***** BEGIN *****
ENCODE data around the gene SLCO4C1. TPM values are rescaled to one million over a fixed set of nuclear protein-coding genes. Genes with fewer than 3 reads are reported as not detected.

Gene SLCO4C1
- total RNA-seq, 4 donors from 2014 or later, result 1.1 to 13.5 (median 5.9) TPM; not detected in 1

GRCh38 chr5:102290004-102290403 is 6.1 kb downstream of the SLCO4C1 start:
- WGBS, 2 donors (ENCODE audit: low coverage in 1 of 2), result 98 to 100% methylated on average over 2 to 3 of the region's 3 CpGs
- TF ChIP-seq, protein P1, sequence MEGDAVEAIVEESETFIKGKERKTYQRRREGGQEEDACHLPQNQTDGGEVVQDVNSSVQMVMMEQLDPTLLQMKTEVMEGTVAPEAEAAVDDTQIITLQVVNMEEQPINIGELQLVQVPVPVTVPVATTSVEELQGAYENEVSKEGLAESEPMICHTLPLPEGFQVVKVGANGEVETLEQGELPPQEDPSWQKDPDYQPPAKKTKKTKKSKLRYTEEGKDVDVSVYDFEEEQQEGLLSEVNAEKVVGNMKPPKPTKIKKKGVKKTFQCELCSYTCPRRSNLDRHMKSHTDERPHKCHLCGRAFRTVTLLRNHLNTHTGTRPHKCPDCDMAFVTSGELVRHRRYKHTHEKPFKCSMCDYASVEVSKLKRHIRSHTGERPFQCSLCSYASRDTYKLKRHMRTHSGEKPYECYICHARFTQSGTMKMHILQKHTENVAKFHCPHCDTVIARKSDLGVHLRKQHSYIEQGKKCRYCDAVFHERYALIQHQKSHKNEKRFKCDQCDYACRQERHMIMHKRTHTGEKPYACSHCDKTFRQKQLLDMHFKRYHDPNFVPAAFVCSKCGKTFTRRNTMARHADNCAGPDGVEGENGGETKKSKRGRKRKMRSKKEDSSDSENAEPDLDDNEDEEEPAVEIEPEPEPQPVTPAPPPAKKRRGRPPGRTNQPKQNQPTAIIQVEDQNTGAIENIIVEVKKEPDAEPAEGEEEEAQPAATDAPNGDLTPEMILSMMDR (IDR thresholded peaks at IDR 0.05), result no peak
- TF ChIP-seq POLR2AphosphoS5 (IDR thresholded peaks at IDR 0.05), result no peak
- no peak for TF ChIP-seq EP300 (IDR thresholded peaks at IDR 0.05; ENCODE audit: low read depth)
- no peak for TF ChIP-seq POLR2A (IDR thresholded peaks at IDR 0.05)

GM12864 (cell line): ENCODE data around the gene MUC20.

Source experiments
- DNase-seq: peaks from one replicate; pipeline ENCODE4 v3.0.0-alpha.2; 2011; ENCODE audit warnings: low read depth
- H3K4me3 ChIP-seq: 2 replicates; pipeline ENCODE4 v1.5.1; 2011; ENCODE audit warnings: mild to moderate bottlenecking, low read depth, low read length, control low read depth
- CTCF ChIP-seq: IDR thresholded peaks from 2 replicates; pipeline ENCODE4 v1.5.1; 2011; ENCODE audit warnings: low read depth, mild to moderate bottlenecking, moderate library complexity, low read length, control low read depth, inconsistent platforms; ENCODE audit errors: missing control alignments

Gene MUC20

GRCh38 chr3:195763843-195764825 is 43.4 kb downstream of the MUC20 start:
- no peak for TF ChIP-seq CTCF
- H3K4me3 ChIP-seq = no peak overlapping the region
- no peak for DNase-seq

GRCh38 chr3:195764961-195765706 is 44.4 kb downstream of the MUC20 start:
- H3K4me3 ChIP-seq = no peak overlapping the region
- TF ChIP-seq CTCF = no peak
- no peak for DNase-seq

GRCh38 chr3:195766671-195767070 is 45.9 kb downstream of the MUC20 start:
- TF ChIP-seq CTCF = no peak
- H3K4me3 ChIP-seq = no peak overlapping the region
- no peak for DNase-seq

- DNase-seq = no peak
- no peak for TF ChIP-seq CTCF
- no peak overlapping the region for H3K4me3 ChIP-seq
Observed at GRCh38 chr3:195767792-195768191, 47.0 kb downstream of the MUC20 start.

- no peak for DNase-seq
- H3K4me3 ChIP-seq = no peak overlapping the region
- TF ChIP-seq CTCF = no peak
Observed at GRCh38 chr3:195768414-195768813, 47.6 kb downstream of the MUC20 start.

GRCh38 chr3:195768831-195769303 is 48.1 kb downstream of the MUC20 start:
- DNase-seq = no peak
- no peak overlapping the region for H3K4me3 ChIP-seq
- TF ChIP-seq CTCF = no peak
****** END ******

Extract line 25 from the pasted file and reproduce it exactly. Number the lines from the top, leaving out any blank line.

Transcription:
- TF ChIP-seq CTCF = no peak